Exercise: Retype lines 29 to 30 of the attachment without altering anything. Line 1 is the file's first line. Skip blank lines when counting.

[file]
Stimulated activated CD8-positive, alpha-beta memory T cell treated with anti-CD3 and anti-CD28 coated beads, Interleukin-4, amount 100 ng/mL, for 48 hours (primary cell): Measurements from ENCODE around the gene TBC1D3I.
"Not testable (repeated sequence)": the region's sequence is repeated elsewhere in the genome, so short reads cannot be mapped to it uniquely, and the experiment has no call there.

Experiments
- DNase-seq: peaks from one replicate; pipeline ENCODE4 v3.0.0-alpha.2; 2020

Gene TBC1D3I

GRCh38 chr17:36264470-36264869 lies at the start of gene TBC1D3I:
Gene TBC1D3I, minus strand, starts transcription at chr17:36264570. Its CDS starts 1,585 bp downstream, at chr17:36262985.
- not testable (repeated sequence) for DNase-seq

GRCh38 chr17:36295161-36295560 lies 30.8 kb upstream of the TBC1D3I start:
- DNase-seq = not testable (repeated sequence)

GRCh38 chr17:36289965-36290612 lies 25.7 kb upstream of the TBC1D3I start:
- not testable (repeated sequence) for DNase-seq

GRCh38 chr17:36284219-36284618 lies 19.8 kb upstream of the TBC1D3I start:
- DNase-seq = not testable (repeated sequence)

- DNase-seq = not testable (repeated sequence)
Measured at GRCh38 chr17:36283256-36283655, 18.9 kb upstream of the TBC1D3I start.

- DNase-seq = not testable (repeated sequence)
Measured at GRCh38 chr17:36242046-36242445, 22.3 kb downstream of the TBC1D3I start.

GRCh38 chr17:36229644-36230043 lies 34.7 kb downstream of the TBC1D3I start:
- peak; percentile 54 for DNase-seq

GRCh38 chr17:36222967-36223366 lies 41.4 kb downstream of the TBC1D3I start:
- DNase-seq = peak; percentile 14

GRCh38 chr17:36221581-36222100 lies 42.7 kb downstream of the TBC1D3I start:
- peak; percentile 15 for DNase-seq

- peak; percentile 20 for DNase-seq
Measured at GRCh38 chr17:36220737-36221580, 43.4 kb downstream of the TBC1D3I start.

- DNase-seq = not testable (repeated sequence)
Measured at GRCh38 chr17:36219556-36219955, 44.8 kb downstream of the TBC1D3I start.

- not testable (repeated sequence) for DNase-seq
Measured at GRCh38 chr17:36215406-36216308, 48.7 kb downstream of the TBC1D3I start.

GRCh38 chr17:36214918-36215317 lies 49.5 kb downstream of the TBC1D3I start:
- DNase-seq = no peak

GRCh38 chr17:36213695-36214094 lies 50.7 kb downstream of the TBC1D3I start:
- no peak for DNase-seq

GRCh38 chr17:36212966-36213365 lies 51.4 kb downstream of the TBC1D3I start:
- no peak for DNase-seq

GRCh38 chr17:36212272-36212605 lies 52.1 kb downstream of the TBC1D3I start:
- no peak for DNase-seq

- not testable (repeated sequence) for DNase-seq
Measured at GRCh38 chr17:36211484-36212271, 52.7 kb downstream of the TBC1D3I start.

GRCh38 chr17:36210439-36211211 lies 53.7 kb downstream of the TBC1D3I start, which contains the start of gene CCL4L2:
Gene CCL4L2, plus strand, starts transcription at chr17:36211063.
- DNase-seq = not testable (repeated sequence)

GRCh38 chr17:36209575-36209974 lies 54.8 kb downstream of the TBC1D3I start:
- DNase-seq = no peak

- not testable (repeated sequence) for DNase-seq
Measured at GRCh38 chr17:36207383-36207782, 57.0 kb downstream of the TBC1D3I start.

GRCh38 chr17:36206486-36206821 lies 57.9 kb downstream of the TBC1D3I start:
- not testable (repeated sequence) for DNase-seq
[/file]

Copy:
- not testable (repeated sequence) for DNase-seq
Measured at GRCh38 chr17:36215406-36216308, 48.7 kb downstream of the TBC1D3I start.